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I'm earning my PhD in mathematics and have been employed as an analyst since graduating college in 2003.


Apr
13
comment What is the TeX/LaTeX symbol for subgroup (not normal subgroup)?
@cfr Different meaning indeed. I see how that would change the connotation of my statement. Although, I disagree with Oxford Dictionary's claim that in North America, use of the word moot has anything to do with uncertainty. It has more to do with meaningless, or absence of a difference. In fact, when I wrote that, the phrase "a distinction without a difference" was in my head.
Apr
13
comment What is the TeX/LaTeX symbol for subgroup (not normal subgroup)?
@cfr Oh? I'm American, so west. When I was rereading the conversation(s) to ensure I understood everything presented, I saw that my original verbiage could be interpreted as emotionally charged, so I was simply looking for a similar word without the emotional connotation.
Apr
13
comment What is the TeX/LaTeX symbol for subgroup (not normal subgroup)?
@JukkaK.Korpela Rereading your comment from an hr ago, I see that you already made the distinction between symbol, character (code), and display. My question was not regarding the first, or third, but the second.
Apr
13
comment What is the TeX/LaTeX symbol for subgroup (not normal subgroup)?
Thanks to everyone for their time/experience.
Apr
13
comment What is the TeX/LaTeX symbol for subgroup (not normal subgroup)?
Tact: pointless -> moot
Apr
13
comment What is the TeX/LaTeX symbol for subgroup (not normal subgroup)?
@SeanAllred Thank you. Illuminating.
Apr
13
comment What is the TeX/LaTeX symbol for subgroup (not normal subgroup)?
Yes @JukkaK.Korpela, that is my question. The inequality symbols and the subgroup symbols, while visually indistinct, are inherently different. I was wondering if there was a separate code/character in TeX/LaTeX for the separate symbol, or whether people use the same characters. Please forgive my beginners ignorance, but I don't see how this is not what TeX/LaTeX are about.(?)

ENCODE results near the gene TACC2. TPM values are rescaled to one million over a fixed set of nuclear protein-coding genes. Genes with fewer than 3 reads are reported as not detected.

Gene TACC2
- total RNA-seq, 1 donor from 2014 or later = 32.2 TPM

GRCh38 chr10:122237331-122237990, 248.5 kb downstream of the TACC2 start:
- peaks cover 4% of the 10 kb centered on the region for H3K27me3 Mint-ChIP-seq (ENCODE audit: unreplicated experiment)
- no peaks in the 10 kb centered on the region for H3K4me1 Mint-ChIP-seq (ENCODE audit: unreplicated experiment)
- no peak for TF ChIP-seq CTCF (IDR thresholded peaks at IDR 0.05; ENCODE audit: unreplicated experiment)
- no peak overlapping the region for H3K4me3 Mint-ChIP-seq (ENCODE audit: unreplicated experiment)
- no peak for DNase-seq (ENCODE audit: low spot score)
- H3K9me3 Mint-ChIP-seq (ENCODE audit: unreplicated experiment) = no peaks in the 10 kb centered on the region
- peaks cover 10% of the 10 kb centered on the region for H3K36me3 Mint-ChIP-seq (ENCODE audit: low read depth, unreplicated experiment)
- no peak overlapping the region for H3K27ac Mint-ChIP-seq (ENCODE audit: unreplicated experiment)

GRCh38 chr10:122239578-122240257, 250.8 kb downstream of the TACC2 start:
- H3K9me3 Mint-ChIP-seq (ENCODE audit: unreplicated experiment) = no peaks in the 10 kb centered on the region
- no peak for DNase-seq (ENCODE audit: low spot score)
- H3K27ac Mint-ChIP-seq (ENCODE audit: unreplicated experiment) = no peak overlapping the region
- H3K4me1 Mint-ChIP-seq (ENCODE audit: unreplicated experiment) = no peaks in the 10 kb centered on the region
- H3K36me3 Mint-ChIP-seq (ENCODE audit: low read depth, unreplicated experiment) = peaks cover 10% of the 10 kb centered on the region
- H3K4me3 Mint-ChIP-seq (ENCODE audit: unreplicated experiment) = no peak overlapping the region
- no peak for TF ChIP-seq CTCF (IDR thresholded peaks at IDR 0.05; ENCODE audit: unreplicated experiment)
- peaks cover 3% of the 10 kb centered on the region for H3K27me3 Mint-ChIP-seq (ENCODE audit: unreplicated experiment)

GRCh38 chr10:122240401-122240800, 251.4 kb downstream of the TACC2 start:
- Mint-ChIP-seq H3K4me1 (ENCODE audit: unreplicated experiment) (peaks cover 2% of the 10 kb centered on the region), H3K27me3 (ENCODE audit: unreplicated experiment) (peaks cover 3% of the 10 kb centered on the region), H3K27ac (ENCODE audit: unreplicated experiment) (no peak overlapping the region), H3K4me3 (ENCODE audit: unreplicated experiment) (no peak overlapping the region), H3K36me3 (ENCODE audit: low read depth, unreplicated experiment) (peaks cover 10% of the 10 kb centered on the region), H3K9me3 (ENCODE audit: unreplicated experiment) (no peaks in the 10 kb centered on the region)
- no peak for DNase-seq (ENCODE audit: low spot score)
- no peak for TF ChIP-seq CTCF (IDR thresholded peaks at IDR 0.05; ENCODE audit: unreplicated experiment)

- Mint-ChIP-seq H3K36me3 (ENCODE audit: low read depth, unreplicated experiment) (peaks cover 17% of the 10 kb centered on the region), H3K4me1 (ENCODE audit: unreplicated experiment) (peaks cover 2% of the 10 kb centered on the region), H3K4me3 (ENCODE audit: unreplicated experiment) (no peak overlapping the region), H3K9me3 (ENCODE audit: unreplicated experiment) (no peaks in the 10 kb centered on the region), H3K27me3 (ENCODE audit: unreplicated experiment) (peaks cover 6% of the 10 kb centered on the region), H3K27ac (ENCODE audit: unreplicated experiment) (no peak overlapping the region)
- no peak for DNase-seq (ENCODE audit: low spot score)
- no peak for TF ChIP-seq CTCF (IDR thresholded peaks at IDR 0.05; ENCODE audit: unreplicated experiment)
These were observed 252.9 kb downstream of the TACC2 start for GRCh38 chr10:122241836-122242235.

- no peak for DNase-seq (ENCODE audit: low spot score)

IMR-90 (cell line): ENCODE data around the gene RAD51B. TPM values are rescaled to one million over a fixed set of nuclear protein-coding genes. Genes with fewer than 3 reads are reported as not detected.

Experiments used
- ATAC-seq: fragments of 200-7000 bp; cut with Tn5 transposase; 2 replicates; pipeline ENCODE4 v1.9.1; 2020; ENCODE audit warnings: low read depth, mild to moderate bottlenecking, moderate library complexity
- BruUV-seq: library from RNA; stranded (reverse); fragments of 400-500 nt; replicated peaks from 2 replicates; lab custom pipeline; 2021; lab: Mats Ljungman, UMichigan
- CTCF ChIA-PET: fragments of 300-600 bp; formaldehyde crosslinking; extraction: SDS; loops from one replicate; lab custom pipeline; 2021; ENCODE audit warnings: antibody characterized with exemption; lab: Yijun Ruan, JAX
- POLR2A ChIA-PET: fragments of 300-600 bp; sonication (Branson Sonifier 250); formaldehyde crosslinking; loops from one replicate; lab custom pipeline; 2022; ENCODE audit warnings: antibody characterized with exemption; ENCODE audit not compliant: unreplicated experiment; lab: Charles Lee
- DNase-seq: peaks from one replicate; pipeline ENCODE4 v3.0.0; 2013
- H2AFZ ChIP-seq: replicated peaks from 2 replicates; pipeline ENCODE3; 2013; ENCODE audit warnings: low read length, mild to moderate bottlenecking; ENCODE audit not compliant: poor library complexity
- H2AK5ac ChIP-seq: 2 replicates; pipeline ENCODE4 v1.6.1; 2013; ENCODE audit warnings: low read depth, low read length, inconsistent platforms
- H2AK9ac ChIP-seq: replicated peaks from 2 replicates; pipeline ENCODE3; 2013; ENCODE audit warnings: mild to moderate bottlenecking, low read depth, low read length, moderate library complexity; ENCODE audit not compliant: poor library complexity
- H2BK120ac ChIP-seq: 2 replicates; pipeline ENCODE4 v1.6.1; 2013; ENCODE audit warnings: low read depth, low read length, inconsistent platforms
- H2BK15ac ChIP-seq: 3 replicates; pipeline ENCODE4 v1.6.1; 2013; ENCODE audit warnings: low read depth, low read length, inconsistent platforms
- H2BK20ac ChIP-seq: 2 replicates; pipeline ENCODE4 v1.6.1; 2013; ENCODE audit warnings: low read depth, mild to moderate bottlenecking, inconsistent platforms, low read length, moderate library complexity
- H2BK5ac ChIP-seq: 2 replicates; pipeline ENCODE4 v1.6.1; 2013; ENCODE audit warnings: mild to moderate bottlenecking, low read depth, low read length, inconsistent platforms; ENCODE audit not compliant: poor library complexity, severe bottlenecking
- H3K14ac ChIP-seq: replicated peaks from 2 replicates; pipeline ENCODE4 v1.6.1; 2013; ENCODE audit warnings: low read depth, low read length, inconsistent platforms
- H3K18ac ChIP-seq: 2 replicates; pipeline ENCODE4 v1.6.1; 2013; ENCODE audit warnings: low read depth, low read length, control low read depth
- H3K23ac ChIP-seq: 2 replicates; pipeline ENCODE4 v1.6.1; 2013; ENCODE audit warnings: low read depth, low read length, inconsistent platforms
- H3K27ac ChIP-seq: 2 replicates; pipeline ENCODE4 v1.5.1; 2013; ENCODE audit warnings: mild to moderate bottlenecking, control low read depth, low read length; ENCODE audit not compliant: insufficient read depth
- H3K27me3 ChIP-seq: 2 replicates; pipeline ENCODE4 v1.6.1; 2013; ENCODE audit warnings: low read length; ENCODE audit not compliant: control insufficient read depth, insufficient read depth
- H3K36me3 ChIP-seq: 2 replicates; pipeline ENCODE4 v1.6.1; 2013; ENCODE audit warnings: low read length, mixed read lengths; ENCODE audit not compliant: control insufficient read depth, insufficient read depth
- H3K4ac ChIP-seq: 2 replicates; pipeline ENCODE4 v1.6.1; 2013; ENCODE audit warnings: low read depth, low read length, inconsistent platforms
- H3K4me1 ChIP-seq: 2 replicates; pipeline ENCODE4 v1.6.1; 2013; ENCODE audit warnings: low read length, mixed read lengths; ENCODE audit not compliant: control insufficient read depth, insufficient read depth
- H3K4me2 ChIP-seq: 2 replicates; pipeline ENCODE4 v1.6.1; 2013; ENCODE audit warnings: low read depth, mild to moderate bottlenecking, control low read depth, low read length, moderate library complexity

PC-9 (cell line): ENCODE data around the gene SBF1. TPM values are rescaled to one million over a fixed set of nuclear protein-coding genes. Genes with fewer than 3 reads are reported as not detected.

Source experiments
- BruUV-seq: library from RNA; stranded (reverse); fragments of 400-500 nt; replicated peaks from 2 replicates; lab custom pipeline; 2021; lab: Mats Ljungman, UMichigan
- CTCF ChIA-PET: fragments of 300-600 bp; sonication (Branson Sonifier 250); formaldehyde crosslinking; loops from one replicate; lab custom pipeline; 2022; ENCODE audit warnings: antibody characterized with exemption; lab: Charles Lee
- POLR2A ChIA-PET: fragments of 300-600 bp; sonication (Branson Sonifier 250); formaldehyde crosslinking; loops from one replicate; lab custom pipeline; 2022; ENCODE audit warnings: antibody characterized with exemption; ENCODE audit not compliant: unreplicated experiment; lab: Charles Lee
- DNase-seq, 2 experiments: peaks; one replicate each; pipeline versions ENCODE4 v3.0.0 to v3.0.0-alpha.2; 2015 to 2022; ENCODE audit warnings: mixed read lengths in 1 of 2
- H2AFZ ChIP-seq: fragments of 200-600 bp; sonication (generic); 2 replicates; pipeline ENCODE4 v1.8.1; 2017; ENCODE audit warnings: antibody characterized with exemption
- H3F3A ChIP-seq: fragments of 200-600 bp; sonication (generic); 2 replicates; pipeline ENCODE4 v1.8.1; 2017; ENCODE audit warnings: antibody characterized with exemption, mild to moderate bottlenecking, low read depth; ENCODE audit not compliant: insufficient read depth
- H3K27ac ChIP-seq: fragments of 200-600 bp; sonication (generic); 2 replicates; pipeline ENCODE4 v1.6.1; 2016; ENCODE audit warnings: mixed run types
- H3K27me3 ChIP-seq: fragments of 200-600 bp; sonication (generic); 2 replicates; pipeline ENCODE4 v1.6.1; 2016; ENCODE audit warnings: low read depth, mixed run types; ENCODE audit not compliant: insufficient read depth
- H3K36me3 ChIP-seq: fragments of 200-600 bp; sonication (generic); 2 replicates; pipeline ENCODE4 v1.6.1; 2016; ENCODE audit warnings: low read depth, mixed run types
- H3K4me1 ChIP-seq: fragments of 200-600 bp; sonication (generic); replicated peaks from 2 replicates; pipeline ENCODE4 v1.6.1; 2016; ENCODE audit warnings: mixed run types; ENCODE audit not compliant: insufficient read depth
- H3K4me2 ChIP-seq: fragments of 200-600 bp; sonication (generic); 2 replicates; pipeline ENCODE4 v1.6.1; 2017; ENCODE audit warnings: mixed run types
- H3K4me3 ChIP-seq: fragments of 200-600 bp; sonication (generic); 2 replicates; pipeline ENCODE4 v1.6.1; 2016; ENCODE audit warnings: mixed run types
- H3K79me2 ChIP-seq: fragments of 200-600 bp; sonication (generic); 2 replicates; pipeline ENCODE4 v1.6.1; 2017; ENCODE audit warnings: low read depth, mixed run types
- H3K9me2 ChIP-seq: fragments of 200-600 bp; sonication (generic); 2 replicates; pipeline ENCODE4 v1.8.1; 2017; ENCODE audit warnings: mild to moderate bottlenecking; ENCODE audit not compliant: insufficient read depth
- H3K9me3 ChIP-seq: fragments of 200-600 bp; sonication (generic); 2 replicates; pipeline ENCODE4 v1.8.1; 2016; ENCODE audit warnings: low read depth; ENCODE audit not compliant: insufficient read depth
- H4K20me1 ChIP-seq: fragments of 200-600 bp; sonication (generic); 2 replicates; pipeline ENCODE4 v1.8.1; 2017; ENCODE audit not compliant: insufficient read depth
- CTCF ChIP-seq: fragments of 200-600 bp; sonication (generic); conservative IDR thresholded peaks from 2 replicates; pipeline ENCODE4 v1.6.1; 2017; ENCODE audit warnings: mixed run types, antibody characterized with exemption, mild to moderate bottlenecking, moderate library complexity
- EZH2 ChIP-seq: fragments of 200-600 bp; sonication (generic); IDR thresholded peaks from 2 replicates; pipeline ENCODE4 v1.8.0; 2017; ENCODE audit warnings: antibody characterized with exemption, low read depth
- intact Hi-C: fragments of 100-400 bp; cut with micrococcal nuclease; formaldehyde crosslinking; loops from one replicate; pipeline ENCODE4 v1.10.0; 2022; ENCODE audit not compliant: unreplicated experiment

Apr
13
comment What is the TeX/LaTeX symbol for subgroup (not normal subgroup)?
@JukkaK.Korpela I realize people define different platonic symbols for whatever context they're working in, and independently use various computer characters to represent those symbols, and independently display those characters in various fonts. Saying that the screen is displaying a character instead of a symbol is pointless. My statement was that since there does not seem to be any character specifically for the subgroup symbol, people use the same characters as they use for the inequality symbols.
Apr
13
comment What is the TeX/LaTeX symbol for subgroup (not normal subgroup)?
@JukkaK.Korpela The feedback I'm getting seems to indicate the equivalent of: "There are probably extensions of the standard unicode that would have the symbol you're looking for, or you can make your own extension, but there is no known codepoint in the standard unicode that is specifically for what you're looking for." (I realize that in reality, é in unicode is U+00E9.)
Apr
13
comment What is the TeX/LaTeX symbol for subgroup (not normal subgroup)?